Restoration work began in 2017 on Elizabeth Tower, which houses the Big Ben bell. The tower was built in 1856 and has since become an iconic British landmark.
“With a 12-metre square (130 square feet) footprint and a prime location right in the middle of a busy working parliament, understanding the full extent of the damage to the tower was impossible until the scaffolding was up,” said Ian Ailles, director-general of the House of Commons, the UK’s lower house of parliament.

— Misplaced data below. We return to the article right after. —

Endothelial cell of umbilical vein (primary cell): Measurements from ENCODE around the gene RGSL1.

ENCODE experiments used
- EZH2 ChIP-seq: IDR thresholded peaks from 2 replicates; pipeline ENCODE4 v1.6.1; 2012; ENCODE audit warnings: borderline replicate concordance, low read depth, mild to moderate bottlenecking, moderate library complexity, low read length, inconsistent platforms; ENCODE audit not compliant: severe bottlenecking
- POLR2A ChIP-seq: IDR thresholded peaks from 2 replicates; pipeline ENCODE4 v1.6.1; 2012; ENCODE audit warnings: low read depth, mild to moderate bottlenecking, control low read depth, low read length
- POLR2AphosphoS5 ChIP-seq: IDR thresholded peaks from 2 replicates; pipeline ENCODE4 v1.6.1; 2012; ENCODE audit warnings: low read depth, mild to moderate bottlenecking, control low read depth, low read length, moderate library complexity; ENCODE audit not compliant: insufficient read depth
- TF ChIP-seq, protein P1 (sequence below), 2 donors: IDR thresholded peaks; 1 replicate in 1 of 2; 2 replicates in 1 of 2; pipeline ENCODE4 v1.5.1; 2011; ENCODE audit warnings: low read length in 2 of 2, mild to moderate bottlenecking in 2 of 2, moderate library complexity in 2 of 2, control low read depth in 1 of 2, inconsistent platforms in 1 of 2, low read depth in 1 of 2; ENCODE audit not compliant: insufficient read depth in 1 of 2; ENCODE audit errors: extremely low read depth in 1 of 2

“Alongside other issues, such as the impact of often inappropriate conservation methods used by our predecessors, the corrosive levels of pollution in the atmosphere and the discovery of asbestos in unexpected places, we have only now been able to fully understand the full investment required for this project,” he said.
The 96-metre (315-foot) tower was also bombed by Nazi Germany in May 1941, and the extent of the damage caused was found to be greater than previously thought.
The repair work is scheduled to be completed by the end of 2021 and now costs £79.7 million.